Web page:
The Masters in International Law reflects the breadth of contemporary international law, addressing issues as diverse as world trade disputes, United Nations peacekeeping, international human rights litigation, State responsibility and criminal trials before international courts. It is based on the conviction that the international system requires a functioning legal framework, and that rules of international law are of practical relevance (both internationally and domestically).
There is a high demand for law professionals with expertise in international law. You will be well placed for roles in law firms, international institutions, government departments and non-governmental organisations.
You are required to take at least three courses from the following list (plus one other) and to submit a dissertation (15,000 words) approved as falling within the area. Courses are delivered through a blend of lectures and seminar style teaching.
Universities in the United Kingdom use a centralized system of undergraduate application: University and College Admissions Service (UCAS). It is used by both domestic and international students. Students have to register on the UCAS website before applying to the university. They will find all the necessary information about the application process on this website. Some graduate courses also require registration on this website, but in most cases students have to apply directly to the university. Some universities also accept undergraduate application through Common App (the information about it could be found on universities' websites).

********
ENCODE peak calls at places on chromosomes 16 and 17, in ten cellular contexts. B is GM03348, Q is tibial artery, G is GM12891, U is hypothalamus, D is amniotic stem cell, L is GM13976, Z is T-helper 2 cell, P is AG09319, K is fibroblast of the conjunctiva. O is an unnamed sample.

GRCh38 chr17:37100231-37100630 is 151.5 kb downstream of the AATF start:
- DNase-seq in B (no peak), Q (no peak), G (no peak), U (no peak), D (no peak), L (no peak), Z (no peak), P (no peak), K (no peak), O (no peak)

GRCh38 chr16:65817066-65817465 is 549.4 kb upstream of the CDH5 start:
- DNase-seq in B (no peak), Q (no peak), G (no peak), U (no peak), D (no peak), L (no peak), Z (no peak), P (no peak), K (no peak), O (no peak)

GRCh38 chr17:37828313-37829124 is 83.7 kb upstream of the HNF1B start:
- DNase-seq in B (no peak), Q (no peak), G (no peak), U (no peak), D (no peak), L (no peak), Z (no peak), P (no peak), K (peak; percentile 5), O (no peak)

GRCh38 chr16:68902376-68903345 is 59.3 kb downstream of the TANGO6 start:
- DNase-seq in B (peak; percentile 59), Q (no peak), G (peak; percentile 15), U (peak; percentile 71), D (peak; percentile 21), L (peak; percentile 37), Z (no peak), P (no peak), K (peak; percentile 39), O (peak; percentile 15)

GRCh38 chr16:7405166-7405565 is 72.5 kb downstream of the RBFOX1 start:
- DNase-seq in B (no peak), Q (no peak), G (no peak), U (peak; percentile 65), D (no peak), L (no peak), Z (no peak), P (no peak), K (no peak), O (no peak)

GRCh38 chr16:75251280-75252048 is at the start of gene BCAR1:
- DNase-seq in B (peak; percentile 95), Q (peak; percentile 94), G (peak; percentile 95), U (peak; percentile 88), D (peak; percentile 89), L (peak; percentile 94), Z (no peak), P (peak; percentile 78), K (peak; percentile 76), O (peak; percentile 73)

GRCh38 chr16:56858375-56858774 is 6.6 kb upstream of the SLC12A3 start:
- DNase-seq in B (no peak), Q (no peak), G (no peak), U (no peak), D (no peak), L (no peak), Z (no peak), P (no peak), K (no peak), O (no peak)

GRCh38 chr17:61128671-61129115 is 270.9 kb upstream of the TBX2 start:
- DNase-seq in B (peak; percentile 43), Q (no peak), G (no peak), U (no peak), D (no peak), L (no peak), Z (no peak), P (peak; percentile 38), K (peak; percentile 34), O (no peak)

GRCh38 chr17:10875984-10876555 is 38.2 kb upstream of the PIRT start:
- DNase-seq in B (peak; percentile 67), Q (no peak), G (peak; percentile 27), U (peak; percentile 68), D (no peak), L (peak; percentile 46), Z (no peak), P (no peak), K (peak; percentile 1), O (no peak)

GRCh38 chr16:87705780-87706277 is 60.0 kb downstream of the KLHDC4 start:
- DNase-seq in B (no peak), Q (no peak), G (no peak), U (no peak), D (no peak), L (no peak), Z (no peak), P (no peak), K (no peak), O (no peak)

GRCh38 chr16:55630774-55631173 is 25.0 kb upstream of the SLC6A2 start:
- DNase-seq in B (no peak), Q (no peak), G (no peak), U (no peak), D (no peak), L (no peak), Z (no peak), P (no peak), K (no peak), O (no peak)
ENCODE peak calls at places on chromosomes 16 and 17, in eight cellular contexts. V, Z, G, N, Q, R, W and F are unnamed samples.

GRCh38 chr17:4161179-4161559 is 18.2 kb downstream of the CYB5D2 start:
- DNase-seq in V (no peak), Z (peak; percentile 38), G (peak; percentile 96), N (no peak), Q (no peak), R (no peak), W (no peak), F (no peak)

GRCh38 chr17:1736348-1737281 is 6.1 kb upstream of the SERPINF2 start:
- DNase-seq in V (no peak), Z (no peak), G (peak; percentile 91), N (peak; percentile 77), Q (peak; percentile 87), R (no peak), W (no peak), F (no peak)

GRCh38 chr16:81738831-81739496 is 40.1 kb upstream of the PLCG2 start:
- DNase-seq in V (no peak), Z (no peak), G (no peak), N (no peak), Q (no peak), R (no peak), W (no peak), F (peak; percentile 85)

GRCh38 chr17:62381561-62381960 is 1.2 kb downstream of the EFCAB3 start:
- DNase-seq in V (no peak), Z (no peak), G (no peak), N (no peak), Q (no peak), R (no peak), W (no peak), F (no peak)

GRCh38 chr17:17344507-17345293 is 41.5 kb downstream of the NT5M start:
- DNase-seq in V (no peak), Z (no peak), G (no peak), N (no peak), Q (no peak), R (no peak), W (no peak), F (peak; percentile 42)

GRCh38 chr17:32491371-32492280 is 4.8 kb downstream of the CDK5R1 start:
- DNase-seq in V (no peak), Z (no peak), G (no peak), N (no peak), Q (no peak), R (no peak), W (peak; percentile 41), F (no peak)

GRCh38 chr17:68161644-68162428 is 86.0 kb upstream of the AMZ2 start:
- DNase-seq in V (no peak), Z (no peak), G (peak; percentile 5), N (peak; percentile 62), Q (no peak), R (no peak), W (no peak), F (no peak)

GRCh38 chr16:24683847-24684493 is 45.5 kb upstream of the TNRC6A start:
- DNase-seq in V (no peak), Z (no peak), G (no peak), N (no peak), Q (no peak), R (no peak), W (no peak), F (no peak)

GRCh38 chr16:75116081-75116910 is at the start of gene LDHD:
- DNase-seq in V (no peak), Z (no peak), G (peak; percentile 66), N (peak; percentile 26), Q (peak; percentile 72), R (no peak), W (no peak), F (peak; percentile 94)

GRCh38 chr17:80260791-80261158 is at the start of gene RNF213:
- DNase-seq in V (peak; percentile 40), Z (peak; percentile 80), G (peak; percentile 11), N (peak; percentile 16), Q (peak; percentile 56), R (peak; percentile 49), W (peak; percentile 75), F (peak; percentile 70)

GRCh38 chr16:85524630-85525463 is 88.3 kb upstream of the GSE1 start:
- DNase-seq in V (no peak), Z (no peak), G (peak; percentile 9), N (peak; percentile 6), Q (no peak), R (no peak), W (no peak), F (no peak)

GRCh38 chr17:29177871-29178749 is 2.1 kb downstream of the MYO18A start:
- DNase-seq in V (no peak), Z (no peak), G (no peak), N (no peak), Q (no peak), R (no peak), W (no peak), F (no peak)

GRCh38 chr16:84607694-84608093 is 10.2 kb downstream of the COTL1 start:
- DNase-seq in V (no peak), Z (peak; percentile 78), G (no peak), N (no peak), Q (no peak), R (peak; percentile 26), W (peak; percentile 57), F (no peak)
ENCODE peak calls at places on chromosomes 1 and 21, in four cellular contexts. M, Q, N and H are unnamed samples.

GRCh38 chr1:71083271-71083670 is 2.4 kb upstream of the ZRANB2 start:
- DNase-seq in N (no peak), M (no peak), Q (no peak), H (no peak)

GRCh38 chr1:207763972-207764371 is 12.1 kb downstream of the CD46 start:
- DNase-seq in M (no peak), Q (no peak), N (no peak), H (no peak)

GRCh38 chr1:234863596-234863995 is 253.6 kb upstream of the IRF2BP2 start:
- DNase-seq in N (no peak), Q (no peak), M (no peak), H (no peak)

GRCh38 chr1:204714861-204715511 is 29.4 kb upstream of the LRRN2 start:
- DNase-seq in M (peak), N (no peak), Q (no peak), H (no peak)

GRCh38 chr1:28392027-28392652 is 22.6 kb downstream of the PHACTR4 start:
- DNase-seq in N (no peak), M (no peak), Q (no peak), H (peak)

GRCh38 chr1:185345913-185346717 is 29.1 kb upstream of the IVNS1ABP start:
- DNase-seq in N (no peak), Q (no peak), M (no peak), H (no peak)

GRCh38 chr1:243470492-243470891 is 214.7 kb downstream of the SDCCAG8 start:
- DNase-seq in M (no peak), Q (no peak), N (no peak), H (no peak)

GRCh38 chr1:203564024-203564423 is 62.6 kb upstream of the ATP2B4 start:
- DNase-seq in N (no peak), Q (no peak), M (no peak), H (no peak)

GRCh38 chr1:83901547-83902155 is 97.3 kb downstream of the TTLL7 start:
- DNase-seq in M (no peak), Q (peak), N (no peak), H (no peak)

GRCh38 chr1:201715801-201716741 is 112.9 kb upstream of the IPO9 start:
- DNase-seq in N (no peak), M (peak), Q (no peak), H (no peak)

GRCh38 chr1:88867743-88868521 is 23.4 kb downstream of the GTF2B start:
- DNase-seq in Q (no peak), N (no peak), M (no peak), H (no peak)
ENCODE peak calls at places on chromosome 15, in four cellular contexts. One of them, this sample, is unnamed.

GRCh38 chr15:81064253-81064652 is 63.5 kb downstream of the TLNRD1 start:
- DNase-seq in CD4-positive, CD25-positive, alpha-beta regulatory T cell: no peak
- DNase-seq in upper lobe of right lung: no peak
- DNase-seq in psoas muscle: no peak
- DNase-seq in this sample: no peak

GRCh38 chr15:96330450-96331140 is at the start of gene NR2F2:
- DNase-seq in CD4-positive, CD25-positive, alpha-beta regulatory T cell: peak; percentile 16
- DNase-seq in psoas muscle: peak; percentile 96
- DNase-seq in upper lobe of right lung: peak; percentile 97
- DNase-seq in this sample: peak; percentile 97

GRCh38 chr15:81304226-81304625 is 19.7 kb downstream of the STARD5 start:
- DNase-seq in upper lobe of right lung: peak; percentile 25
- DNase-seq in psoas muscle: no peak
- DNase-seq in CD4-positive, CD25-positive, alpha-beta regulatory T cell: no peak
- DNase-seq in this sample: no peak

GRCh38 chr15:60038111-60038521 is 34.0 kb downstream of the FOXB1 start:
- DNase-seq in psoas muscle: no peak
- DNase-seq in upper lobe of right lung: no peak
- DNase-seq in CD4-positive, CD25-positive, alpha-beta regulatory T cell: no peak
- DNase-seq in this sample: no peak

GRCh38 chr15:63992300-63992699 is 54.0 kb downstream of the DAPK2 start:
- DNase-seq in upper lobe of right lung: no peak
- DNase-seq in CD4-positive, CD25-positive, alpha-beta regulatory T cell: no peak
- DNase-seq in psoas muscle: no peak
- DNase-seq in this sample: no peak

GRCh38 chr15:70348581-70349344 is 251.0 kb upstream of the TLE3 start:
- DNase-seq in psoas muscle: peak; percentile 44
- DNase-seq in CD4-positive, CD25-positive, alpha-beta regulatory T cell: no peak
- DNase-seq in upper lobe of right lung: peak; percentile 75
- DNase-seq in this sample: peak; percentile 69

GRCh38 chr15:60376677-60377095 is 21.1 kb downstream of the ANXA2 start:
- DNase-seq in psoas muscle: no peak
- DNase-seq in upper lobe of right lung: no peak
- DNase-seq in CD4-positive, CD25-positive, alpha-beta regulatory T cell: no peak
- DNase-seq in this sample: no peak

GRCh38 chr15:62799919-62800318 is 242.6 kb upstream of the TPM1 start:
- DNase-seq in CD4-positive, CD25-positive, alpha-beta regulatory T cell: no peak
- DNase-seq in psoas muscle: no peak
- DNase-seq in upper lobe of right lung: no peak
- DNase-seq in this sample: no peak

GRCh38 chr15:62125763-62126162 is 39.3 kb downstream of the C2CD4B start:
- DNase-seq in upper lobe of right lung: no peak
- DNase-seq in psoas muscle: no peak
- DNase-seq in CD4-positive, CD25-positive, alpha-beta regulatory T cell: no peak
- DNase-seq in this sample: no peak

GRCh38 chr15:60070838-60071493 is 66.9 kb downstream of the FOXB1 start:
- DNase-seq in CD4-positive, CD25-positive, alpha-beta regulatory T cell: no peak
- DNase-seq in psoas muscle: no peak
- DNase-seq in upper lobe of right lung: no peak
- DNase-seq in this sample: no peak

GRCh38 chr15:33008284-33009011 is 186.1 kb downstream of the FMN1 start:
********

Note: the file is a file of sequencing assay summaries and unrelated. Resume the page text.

Both undergraduate and graduate students may receive three types of responses from the university. The first one, “unconditional offer” means that you already reached all requirements and may be admitted to the university. The second one, “conditional offer” makes your admission possible if you fulfill some criteria – for example, have good grades on final exams. The third one, “unsuccessful application” means that you, unfortunately, could not be admitted to the university of you choice.
All universities require personal statement, which should include the reasons to study in the UK and the information about personal and professional goals of the student and a transcript, which includes grades received in high school or in the previous university.
As a commitment to supporting students and rewarding academic excellence, the University of Glasgow offers a wide range of financial support.
The University of Glasgow also offers funding opportunities to its current students wanting to carry out a project or a piece of research away from the University.
We are also members of the Association of Business Schools and of theEuropean Foundation for Management Development.